The oil within any engine is its lifeblood. Internal components rely on a thin film of oil to prevent metal-to-metal contact that can otherwise result in significant damage. The oil pump must be able to deliver to those components an adequate volume of oil and with sufficient pressure. The oil must be filtered, of the appropriate viscosity, and contain a sufficient level of anti-wear additives for maximum engine protection. Just how much of each is required depends upon the particular combination.
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The quality of modern-spec conventional oil is about the best it’s ever been. It offers excellent component protection and flows well at all temperatures. Most off-the-shelf oils are designed for modern production engines, however, and don’t always contain sufficient levels of desirable anti-wear additives critical for the vintage Pontiac V-8, particularly those with flattappet camshafts. Because of that, I simply do not recommend modern-spec conventional oil for high-performance use.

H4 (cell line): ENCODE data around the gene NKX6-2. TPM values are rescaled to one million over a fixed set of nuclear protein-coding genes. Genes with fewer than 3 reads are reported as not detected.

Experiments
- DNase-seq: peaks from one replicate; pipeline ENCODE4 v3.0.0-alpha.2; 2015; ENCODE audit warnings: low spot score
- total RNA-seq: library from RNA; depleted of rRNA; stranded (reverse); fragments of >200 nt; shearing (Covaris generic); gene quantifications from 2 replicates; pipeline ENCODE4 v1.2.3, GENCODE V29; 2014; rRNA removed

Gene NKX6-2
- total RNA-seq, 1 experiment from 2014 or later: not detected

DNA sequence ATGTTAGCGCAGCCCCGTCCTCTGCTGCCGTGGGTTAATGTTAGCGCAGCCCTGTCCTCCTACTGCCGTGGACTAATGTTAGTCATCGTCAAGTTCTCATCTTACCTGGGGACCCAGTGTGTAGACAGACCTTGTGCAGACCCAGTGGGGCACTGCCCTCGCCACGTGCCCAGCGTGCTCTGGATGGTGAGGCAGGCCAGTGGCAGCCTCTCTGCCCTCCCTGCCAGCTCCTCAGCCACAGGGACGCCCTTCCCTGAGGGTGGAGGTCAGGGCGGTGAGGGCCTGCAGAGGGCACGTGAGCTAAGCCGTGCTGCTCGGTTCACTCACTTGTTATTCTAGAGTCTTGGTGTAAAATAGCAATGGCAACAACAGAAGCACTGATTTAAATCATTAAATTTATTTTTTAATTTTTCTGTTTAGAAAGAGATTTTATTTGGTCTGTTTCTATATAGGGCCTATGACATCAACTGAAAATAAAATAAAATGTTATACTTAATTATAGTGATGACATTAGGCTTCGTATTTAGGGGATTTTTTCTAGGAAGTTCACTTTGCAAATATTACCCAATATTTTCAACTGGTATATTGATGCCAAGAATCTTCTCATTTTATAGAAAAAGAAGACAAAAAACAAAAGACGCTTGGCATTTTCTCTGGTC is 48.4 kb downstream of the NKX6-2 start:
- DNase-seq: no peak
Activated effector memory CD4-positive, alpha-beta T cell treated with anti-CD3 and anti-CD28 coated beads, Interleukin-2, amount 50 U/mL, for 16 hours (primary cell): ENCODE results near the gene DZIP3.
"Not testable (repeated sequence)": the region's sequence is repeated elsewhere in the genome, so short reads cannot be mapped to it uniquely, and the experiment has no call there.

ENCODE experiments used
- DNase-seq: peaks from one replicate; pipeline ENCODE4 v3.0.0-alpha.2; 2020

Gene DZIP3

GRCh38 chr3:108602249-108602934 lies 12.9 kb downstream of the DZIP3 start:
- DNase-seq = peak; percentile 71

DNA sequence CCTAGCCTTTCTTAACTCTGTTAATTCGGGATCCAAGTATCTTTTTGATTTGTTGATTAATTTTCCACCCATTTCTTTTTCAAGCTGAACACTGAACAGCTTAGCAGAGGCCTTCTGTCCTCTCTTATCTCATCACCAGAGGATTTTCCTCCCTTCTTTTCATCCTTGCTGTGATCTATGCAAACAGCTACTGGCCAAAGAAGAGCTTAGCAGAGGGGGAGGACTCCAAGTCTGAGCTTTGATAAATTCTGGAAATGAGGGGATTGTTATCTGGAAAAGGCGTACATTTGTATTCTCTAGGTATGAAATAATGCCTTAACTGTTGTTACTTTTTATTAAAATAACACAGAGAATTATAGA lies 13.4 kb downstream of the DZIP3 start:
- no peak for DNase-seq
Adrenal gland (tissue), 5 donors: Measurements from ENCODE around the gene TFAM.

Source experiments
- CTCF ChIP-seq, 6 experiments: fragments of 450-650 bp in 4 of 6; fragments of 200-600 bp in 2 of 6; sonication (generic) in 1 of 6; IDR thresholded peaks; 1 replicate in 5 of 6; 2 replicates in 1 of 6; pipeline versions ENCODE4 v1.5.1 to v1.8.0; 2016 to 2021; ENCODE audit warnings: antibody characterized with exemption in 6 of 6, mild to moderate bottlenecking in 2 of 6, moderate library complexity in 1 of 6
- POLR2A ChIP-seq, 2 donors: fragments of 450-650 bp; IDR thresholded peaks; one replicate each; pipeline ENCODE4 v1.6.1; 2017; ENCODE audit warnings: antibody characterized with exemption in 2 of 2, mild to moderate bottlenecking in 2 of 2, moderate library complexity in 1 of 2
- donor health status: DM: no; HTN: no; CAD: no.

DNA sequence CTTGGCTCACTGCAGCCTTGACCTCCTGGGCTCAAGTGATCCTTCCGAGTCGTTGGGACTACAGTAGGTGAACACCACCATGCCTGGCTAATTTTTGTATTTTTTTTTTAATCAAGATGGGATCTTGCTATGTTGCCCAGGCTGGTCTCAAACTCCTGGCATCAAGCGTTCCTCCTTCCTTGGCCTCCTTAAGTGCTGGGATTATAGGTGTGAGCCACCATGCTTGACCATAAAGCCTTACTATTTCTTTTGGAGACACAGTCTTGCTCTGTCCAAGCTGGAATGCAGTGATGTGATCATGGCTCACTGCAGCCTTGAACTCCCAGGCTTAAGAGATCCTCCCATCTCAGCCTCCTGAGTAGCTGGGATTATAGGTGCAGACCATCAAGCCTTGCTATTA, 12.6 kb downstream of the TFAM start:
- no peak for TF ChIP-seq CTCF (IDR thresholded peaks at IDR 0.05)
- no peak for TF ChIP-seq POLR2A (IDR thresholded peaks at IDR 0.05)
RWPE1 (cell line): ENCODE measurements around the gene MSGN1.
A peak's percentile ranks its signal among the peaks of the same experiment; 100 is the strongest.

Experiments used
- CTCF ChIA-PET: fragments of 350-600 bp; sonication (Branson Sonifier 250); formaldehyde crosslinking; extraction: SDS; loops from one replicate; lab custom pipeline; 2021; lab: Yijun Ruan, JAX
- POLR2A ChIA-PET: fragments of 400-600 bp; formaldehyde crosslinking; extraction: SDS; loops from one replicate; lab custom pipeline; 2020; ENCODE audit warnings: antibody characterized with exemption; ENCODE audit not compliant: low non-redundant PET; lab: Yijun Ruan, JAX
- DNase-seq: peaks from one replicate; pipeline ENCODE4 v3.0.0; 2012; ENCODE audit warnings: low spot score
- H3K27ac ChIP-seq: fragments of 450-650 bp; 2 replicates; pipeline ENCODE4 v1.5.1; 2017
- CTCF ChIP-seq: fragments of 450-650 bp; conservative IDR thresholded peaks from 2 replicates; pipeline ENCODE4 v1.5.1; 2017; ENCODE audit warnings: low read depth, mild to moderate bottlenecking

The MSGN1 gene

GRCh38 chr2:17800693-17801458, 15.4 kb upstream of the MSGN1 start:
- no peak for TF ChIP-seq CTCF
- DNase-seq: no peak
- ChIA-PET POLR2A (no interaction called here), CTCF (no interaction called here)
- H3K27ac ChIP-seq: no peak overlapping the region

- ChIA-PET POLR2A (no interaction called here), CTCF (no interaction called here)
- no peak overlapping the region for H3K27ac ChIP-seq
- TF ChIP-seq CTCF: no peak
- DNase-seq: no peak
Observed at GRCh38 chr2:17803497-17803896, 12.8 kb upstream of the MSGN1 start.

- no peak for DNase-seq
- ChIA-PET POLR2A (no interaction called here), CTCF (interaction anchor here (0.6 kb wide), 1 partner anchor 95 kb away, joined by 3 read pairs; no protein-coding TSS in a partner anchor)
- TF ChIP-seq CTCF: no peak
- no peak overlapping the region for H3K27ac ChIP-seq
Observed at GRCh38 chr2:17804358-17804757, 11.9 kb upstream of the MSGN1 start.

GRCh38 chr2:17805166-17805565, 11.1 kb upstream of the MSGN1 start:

Many large oil manufacturers produce high-quality synthetic oil that’s readily available at local auto parts store, including Valvoline and Mobil 1. Synthetic oil generally flows and protects better than conventional oil, particularly at high temperatures. Modern-spec synthetic oil is suitable if you’re running a roller camshaft in your Pontiac. Other oils marketed as “race” oil and/or are recommended for “off-road use only” generally have increased levels of all desirable additives and are an excellent choice regardless of camshaft type. Read the label carefully to determine its intended usage.
Heavy-duty oils designed for use in Diesel engines such as Rotella T and Delo 400 are other options. Heavy-duty oil contains high anti-wear additive levels and are excellent choices that are compatible with gasoline engines. They are, however, designed for relatively low-RPM operation, and foaming at high RPM is sometimes reported. Diesel oil is a suitable oil that offers plenty of protection for a typical high-performance Pontiac V-8 operating up to 6,000 rpm, regardless of camshaft choice.
I feel the best oils available for any Pontiac V-8 are produced by Brad Penn and Joe Gibbs. These race oils are specifically designed for high-performance applications and contain high levels of all desirable additives and are compatible with flat-tappet camshafts. Available in a wide array of viscosities, both companies offer 30-weight break-in oil that’s heavily concentrated and ideal for flat-tappet camshaft break in. Both brands can usually be purchased at local machine shops, speed stores, or through mail-order companies. Expect to spend $8 to $10 per quart.